Community members have two chances over the next few days to weigh in about the type of candidate they hope will oversee police oversight efforts in Berkeley going forward.

Learn more about the PAB on the city website

On Thursday night, Jan. 27, there’s a “Community Conversation” at 6:30 p.m. on Zoom about the upcoming hiring process for the job. In addition, through Jan. 31, there’s an open survey seeking input about the “qualifications and attributes” community members would like to see in the person who will serve as the permanent director of Berkeley’s Police Accountability Board (PAB).

Berkeley voters approved the creation of the PAB in November 2020 with Measure II. The new board replaced the city’s Police Review Commission with the goal of giving those charged with police oversight efforts in Berkeley more independence and broader powers for misconduct investigations and other complaints. Measure II also created the new role of PAB director, a position that — like the board itself — also comes with more authority and responsibility.

Since it began to meet last year, Katherine Lee, the longtime city staffer and attorney who served as Berkeley’s main staff contact for the PRC, has worked as the PAB’s interim director. But that has always been a temporary solution until a permanent director is chosen.

To that end, the Berkeley City Council hired The Byers Group to conduct a national executive search for candidates.

Its apparent outreach efforts have been limited, however, and the process appears to still be in the very early stages. A PAB subcommittee focused on the director search met just twice last year, in November and December. Its agendas were brief and detailed agenda packets were not produced.

The only public announcement about Thursday’s meeting that Berkeleyside could find was in Mayor Jesse Arreguín’s email newsletter on Wednesday evening. The item alerted the public to the chance to provide input this week through the community meeting and survey.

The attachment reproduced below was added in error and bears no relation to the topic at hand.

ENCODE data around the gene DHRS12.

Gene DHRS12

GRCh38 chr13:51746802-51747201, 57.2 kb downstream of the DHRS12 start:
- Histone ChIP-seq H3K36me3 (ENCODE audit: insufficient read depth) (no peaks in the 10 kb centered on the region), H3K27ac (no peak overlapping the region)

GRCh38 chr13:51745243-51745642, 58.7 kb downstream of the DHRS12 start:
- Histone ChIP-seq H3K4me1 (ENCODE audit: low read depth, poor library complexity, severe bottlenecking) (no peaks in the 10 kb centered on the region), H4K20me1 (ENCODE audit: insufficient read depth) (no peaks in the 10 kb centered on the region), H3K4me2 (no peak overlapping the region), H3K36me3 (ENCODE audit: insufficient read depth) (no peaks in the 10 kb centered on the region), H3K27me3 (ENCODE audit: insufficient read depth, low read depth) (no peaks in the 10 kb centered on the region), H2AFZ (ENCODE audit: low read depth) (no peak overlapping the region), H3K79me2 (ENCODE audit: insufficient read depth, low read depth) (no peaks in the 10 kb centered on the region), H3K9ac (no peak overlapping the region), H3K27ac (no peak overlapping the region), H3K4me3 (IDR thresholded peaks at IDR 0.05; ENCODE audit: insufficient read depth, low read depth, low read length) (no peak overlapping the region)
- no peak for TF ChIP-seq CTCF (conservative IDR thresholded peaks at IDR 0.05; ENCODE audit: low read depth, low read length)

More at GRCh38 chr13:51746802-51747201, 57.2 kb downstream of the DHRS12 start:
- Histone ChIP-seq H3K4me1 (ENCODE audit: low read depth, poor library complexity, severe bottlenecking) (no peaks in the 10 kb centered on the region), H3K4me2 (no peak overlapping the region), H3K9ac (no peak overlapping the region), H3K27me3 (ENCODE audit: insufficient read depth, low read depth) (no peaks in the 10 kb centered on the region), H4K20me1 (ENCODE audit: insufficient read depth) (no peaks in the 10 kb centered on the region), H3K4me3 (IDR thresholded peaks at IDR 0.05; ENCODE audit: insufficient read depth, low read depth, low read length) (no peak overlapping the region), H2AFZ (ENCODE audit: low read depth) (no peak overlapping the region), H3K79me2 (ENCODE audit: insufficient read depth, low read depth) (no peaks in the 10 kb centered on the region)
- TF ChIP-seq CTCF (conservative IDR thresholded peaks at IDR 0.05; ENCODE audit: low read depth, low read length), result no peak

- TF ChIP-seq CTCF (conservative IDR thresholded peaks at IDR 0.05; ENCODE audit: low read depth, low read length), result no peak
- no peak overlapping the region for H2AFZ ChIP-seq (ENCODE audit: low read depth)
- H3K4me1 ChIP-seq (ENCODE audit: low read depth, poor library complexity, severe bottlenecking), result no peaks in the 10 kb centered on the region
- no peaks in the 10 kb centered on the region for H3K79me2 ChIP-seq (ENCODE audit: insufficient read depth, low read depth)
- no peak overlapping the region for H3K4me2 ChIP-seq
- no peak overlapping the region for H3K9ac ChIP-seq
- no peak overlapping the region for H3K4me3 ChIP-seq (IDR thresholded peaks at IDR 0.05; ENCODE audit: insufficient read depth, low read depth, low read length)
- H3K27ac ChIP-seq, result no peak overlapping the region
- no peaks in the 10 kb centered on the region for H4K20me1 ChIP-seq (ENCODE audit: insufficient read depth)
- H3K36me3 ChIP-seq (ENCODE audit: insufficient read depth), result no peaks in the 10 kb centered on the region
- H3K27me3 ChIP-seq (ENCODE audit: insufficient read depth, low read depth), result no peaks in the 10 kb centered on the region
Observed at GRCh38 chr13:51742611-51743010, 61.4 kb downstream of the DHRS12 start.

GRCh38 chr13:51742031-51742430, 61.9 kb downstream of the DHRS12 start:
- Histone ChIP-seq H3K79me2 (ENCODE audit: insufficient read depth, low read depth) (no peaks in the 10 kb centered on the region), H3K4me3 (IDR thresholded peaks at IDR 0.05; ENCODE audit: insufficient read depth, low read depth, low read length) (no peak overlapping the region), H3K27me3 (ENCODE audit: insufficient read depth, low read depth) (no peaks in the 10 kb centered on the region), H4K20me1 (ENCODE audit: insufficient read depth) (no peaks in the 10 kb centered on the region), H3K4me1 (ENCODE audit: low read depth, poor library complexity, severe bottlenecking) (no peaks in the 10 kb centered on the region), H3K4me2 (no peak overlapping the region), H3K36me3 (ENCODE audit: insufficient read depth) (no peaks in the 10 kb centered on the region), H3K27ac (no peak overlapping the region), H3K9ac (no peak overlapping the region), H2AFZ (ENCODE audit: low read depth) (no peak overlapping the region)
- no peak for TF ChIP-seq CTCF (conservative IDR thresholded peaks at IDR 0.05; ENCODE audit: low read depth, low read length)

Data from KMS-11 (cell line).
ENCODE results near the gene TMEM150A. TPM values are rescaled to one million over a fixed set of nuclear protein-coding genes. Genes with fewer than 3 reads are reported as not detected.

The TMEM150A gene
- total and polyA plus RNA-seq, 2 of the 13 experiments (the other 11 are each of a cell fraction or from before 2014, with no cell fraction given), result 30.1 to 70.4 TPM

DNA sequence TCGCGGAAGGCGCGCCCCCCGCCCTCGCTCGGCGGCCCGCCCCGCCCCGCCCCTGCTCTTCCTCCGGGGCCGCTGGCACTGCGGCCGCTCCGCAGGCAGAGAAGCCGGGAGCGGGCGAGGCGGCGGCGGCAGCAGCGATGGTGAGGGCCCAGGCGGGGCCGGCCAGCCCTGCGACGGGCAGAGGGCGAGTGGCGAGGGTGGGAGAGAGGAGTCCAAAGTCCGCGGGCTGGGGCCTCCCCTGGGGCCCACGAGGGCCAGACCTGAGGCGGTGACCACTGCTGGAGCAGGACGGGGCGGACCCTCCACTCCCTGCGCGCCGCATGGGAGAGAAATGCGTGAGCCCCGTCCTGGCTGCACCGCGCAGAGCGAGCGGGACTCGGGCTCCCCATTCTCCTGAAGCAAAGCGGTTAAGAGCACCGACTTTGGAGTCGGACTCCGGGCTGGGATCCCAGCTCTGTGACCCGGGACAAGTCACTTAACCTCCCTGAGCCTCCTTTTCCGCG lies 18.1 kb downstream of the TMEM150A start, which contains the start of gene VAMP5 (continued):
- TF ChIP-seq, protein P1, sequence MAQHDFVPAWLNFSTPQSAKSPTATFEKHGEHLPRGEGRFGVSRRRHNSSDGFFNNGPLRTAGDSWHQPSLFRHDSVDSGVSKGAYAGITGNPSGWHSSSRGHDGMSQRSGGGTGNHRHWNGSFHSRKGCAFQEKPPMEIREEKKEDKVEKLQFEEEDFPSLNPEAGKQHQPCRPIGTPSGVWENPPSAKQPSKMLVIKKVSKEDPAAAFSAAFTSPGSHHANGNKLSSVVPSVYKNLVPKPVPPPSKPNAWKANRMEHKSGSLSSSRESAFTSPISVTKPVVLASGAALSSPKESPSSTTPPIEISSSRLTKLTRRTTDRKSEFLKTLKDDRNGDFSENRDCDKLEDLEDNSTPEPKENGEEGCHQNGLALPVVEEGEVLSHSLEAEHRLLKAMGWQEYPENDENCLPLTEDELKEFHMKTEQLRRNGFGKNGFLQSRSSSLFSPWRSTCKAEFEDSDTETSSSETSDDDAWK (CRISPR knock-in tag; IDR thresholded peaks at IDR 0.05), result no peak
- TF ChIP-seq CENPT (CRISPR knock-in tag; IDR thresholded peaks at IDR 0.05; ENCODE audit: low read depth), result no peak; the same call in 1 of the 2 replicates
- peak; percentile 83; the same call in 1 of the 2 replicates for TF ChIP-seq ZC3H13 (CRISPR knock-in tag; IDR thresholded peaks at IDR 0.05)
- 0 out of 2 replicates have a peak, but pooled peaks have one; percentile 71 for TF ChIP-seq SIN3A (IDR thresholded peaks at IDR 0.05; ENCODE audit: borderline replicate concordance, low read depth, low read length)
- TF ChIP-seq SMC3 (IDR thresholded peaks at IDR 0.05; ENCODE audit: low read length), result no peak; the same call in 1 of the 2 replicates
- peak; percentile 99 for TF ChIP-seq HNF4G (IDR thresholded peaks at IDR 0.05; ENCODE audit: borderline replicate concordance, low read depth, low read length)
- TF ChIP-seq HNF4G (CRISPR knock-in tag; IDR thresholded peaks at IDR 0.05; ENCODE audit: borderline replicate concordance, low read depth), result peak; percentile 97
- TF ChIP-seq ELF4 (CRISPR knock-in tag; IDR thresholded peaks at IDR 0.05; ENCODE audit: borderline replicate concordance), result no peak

According to a brief description in the newsletter, “The Byers Group will use this input to guide its recruitment strategy, enhance the Director’s job description, and define core competencies to identify, screen and evaluate candidates.”

All responses will be kept confidential, according to the statement. The survey is expected to take 10 minutes to complete.

The city said its staff did not announce the meeting and survey due to the structure determined by the voters for the new PAB itself.

“In its mandate,” city staff said in a brief email statement, “the PAB is explicitly established as an independent body separate from the City Manager and reports to the City Council, so communication on the process is through Mayor and Council.”

As of publication time, only the mayor’s office had announced Thursday night’s meeting with The Byers Group.

An entirely separate process focused on hiring a new police chief for Berkeley is also underway, and is running significantly behind schedule. The City Council had been scheduled to finalize the contract for that work in November, but its vote on the subject was postponed. Once that endeavor kicks off, the selection of final police chief candidates is projected to take up to another six months.

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Emilie Raguso (former senior editor, news) joined Berkeleyside in 2012 and covered politics, public safety and development until her departure in 2022. In 2017, Emilie was named Journalist of the Year...